Faculty accomplishes much during the 2020 year

In the February edition of “The Pharos,” a monthly newsletter featuring the accomplishments of faculty, 22 faculty members were recognized for their accolades over the previous academic year. 


In Print:

In Christ Pallant and Christopher Halliday’s “Snow White and the Seven Dwarfs: New Perspectives on Production, Reception, Legacy,” Dr. Terrence Lindvall wrote a chapter that playfully looked at global parodies of the 1937 Walt Disney feature film. He noted that “feature and short animated films offer indirect ways of communicating values.” 

In addition, Lindvall also authored another chapter that was not recognized in “The Pharos.” In Dr. Kathy Merlock Jackson, Dr. Lisa Lyon Payne, and Dr. Kathy Stolley’s “Animals and Ourselves,” he wrote a chapter that investigated various models of what anthropomorphic cartoon characters laugh at and why. 

Both chapters act as parables that adhere to Horace’s ideal of utile et dulce, texts that are both instructive and entertaining. Both chapters utilize celebrated analyses of the cultural and aesthetic landmark Disney features. 

Other accomplishments in print included Dr. Sara Sewell’s published book chapter entitled, “Antifascism in the Neighborhood: Daily Life, Political Cultural, and Gender Politics in the German Communist Antifascist Movement, 1930-1933” which was featured in the Journal of Comparative Fascist Studies. Dr. Lisa Lyon Payne, along with three coauthors, published “Keeping the Lights on and the Wolves Outside: College Student Media Advisers in Communities of Practice.” Dr. Stephen Hock published a chapter focused on sustainability entitled, “Just Junk in a Safeway Cart I’m Pushing Down to the Recycling Center: The Aesthetics of Ecology in Michael Robbins’s Poetry.” 

In just this last month, Dr. Nadia Nafar and Dr. Kenneth Yung published a paper titled “Political Freedom and Form Cash Holdings” in the Virginia Economic Journal, and Dr. Joyce Easter, Dr. Deb Otis, and Dr. Maury Howard published “Chemical Reactions” in the POGIL Activity Clearinghouse Journal.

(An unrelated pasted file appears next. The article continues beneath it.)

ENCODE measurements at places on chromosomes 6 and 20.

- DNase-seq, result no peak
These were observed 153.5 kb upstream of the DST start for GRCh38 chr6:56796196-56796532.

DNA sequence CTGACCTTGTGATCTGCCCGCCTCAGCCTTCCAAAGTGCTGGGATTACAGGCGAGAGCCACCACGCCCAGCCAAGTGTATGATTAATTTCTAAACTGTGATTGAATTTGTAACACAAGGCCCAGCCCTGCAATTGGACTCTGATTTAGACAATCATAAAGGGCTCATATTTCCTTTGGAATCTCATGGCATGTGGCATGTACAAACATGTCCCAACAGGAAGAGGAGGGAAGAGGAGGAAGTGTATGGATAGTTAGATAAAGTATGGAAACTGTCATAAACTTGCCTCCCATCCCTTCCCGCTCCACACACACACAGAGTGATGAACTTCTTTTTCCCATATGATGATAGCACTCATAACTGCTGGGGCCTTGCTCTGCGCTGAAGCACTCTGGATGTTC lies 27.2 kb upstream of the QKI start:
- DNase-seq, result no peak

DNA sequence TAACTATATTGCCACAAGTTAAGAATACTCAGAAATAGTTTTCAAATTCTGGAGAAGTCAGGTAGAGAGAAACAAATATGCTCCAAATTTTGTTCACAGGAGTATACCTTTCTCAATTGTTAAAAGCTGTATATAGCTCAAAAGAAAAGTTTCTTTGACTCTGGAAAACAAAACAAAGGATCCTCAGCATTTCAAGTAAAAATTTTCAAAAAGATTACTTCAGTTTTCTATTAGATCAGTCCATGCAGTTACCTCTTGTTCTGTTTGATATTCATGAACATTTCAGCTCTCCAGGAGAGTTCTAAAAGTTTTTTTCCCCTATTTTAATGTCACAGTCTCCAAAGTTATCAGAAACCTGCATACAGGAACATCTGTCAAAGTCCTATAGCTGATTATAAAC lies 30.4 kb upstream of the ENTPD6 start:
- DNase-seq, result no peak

Presentations and Panels:

Dr. Jason Squinobal featured eight compositions that explored the synthesis of electronic and acoustic music. He was joined in performance with his group, the Trio Atomic. The group recorded, edited, and produced the video in its entirety. Squinobal was accompanied by his group members, Will McPeters and Mike Laubach, who are adjunct faculty members at Virginia Wesleyan University. 

Other accomplishments in this area included Dr. Ben Haller for his presentation of his paper, “Orpheus and Orfeu: Marcel Camus Eastertide Pagan Temporale.” Dr. Scott Ramsey presented his paper, “2020 Vision: How a Global Pandemic and the Black Lives Matter Movement Focused our Teaching.” George Jackson presented a paper entitled, “Differential Tax Treatment of Debt vs. Equity: How Do You Draw a Line That Doesn’t Exist?” at the Institute for the Study of Employee Ownership and Profit Sharing’s Mid-Year Fellow Workshop. 

In the last month, Dr. Marielle Postava-Davington presented a talk titled “Adventure of a Termite Ecologist: Learning to Make the Most of What Nature Gives You” as a part of a virtual seminar series hosted by the Lincoln Memorial University School of Mathematics and Sciences. 


Various other accomplishments: 

Various other accomplishments included Dr. Joyce Easter for her three-year appointment to the Small College Committee of the National Collegiate Honors Council. Stephen Leist was appointed to the editorial board of Virginia Libraries, the publication of the Virginia Library Association, for a two-year term. Additionally, Dr. Doug Kennedy was one of nine people appointed by the US Department of Justice to serve on the Tort Claimants Committee (TCC) in the Boy Scouts bankruptcy proceedings. 

Lastly, Dr, Craig Wansink was featured in the last section of the newsletter, entitled “Community Engagement.” He was recognized for the first-ever presentation of his course, “Extreme Religion: The Body and Rituals from World Religions.” Dr. Benson Fraser was also recognized for beginning his course, “Mass Communication and its Influence.”

By Jack Palmer